Moallem detailed her study of 14 students who participated in an online learning environment that Moallem devised. Moallen described the design of the online environment which included “three main characteristics” of instruction: self-awareness, meta-cognition and problem solving along with Kolb’s experiential learning theory as a framework. Moallem then outlined five quantitative instruments that were used to chart the students’ progress and outcomes in the course. Moallem concluded that while limitations in the study such as the limited sample size and number of evaluated modules in the single case study were evident the inclusion of learning styles into the design of online learning materials was possible.

The reasoning provided by Moallen in the design of the online environment gave a unique insight into the Author’s development process. The tables provided by Moallem were valuable guidelines that broke down Kolb’s learning styles into achievable development solutions. The five quantitative instruments Moallem used provided useful ways and means of capturing a range of data to evaluate an online learning environment. Moallem’s finding that student satisfaction levels were retained in her online environment was also worthy of note.

A thorough and informative paper including Moallem’s very insightful observation:
if an online learning environment provides social interaction, collaboration and problem solving then students will adapt their preferred learning style to achieve a positive outcome.

 

Mupinga, D. M., Nora, R. T., & Yaw, D. C. (2006). THE LEARNING STYLES, EXPECTATIONS, AND NEEDS OF ONLINE STUDENTS. College Teaching, 54(1), 185-189.  Retrieved August 13, 2008, from ProQuest Education Journals database. (Document ID: 1004646511).

A qualitative and quantitative research paper aimed at online educators, by Professor Davison M. Mupinga and Assistant Professor Dorothy Carole Yaw, School of Technology, Indiana State University, Terre Haute, USA, and Robert T. Nora, Chaior, Baccalaureate Program, Vincennes University, Vincenenes, Indiana, USA.

Mupinga et al. provide a brief yet informative account of students’ learning styles and individual needs which are then compared to an online learning environment making the observation that online students’ learning styles are unknown. Mupinga et al.’s qualitative research finds that those who take online courses often do so out of convenience as opposed to that style meeting their particular learning needs. Consequently Mupinga et al. undertook a quantitative study of 131 undergraduate students to determine individual learning styles, expectations and needs, using an online Myers-Briggs personality type indicator and a single, double barrelled open-ended survey question. Their research outcomes were stated as three generalised approaches toward accommodating individual online learning needs.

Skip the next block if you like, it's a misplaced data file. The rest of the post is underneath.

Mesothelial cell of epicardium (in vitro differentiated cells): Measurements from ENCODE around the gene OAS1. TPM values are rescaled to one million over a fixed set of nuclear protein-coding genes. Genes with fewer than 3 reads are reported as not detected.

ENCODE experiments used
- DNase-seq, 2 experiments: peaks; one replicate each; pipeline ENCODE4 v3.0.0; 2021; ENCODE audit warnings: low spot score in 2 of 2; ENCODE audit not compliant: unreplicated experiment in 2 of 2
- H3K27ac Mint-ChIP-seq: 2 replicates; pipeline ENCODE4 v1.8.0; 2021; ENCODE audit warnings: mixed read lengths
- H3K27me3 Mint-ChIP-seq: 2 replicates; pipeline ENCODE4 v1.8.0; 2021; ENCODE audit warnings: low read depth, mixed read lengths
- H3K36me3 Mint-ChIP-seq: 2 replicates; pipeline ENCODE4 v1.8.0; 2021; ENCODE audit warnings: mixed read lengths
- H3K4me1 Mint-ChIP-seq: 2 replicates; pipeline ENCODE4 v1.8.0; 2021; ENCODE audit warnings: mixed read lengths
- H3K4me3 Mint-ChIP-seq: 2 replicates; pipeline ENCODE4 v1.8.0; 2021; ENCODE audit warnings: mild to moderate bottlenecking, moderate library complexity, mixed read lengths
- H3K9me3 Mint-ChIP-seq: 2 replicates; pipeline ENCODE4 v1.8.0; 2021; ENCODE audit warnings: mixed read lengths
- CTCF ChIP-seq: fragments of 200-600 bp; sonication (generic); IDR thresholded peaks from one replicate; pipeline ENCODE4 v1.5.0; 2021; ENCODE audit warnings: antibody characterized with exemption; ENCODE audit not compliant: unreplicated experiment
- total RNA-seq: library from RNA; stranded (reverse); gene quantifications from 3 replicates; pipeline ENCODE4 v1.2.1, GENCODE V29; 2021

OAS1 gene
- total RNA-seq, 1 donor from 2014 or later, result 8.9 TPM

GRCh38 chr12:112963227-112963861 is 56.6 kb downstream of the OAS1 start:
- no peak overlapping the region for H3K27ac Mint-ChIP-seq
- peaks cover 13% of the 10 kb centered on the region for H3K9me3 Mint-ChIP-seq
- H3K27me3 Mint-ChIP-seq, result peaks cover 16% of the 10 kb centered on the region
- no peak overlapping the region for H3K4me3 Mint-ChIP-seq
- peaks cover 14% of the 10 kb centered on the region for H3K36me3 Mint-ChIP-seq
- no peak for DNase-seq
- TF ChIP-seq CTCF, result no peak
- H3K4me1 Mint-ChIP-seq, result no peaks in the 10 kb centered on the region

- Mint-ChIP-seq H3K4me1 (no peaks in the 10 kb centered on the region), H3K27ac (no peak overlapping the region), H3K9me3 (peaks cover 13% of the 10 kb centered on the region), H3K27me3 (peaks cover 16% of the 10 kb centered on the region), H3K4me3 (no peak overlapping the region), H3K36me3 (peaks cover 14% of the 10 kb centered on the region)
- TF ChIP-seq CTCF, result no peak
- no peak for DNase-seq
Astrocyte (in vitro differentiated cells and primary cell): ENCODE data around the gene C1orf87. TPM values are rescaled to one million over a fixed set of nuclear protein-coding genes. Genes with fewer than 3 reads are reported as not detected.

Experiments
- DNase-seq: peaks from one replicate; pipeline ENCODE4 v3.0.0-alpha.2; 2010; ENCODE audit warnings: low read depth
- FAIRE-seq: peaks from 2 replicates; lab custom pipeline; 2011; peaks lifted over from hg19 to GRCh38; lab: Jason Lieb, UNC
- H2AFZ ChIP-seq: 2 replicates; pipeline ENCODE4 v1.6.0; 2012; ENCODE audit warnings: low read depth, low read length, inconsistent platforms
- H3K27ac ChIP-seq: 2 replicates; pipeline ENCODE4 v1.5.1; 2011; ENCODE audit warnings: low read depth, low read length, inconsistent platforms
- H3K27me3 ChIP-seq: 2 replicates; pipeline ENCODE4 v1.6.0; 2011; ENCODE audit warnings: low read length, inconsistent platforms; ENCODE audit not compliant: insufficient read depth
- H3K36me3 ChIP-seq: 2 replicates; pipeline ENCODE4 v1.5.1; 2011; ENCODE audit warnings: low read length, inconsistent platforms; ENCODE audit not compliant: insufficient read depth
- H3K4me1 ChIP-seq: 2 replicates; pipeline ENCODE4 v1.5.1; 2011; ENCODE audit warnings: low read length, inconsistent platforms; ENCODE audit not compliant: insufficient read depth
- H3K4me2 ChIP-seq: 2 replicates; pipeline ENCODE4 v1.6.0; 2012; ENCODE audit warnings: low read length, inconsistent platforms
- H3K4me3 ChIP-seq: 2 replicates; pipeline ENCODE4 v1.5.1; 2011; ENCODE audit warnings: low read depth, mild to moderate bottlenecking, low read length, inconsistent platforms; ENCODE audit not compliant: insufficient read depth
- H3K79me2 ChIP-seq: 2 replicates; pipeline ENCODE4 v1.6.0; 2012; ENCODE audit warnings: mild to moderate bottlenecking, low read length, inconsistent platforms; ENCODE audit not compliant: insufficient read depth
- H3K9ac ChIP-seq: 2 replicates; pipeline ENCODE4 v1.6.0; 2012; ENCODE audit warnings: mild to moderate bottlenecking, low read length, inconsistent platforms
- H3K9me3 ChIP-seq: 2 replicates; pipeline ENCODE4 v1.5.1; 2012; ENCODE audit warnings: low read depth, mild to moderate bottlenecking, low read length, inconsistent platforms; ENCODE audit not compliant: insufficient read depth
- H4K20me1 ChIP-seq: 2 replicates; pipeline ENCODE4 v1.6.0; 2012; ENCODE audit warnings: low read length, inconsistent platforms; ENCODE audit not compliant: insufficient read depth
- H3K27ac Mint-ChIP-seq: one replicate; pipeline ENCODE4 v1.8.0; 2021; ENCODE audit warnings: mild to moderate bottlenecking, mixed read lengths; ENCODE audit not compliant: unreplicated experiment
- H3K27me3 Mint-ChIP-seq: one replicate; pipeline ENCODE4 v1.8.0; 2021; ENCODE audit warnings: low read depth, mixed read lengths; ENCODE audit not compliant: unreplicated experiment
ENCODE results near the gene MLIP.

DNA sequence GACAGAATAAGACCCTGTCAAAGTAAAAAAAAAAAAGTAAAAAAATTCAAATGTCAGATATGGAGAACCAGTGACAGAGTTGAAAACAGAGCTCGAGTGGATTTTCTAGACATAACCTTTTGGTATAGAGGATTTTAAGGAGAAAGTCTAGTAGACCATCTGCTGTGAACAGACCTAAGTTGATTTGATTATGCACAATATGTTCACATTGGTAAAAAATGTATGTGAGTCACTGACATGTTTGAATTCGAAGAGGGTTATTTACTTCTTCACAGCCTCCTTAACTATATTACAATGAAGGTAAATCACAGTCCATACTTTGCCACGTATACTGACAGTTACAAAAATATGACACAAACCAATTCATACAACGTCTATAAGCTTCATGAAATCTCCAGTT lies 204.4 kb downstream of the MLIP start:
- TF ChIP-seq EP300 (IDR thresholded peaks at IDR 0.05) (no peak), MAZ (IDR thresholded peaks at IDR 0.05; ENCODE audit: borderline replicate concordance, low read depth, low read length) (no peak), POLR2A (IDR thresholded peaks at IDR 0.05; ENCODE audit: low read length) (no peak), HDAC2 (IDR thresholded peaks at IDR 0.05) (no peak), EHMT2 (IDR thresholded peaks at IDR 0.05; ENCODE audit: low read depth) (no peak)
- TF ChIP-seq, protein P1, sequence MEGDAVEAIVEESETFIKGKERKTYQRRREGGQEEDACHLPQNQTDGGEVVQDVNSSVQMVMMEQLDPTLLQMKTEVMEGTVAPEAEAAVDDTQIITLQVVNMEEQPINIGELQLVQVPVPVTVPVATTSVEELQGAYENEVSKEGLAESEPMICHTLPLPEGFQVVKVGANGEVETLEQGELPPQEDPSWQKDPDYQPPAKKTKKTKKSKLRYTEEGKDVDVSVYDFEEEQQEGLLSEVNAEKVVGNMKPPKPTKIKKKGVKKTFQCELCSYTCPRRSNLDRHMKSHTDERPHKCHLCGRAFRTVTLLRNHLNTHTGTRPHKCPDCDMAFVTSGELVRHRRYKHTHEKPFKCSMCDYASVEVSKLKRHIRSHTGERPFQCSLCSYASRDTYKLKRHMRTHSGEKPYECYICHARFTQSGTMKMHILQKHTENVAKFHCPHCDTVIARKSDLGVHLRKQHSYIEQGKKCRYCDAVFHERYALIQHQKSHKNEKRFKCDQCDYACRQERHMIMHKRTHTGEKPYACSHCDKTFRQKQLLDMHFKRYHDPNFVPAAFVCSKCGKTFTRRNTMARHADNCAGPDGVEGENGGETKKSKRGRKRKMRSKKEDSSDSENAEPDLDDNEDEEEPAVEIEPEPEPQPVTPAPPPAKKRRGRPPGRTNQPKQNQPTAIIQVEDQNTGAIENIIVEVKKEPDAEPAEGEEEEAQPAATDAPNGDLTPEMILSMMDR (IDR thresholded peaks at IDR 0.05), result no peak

Mupinga et al. appear to falter with the quantitative data collected through a Myers-Briggs online personality survey and through the student responses to the double-barrelled open-ended question. The responses to the open-ended question “What are your needs and expectations as an internet student?”, though interesting, were not correlated against the 16 Myer-Briggs personality types. As a result Mupinga et al. were only able to conclude that online courses needed to cater for multiple learning styles. Their conclusion, though supporting their initial qualitative research, provided little additional or useful information.

 

Speth, C. A., Lee, D. J., & Hain P. M. (2006). Prioritizing Improvements in Internet Instruction Based on Learning Styles and Strategies. Journal of Natural Resources and Life Sciences Education, 35, 34-41.  Retrieved August 13, 2008, from ProQuest Education Journals database. (Document ID: 1222181221).

A quantitative research paper aimed at identifying improvements in an existing online course by Carol Speth, educational psychologist, Donald Lee, lecturer, genetics and crop engineering, and Patricia Hain, internet course developer, University of Nebraska, USA.

Speth et al.’s paper outlined a three step process for the evaluation of learners’ styles:
[1] identification of a theoretical framework and related questions; [2] categorisation of the students; and [3] evaluation of the lessons based upon those categories. Using learning approaches: motivation, intention and study method; as opposed to learning styles, a quantitative analysis of 300 students studying 20 online modules over 5 semesters was undertaken. Data was collected through: [1] an evaluation form, based upon the Approaches to Studying Inventory, of six key elements of the lessons: objectives, text, animations, glossary, images and quizzes; and [2] results of an Approaches and Study Skills Inventory for Students survey that identified students as either having a deep, strategic or surface approach to study. Speth et al. concluded that the research data identified several design and navigational issues that may have had a negative bearing on the students’ recorded responses.

It appears that the online materials Speth et al. evaluated were designed in the late 1990′s with the navigational and design issues counter-productive in validating the learning approaches identified. This, one feels, affected the currency of their research. It did, however, show differences, and similarities, between the three learning approaches to the six key elements investigated. In all an informative introduction to learning approaches as opposed to learning styles as well as a descriptive explanation of Speth et al.’s research methodology.

 

Sun, S., Joy, M., & Griffiths, N. (2007). The Use of Learning Objects and Learning Styles in a Multi-Agent Education System. Journal of Interactive Learning Research, 18(3), 381-398.  Retrieved August 13, 2008, from ProQuest Education Journals database. (Document ID: 1317096231).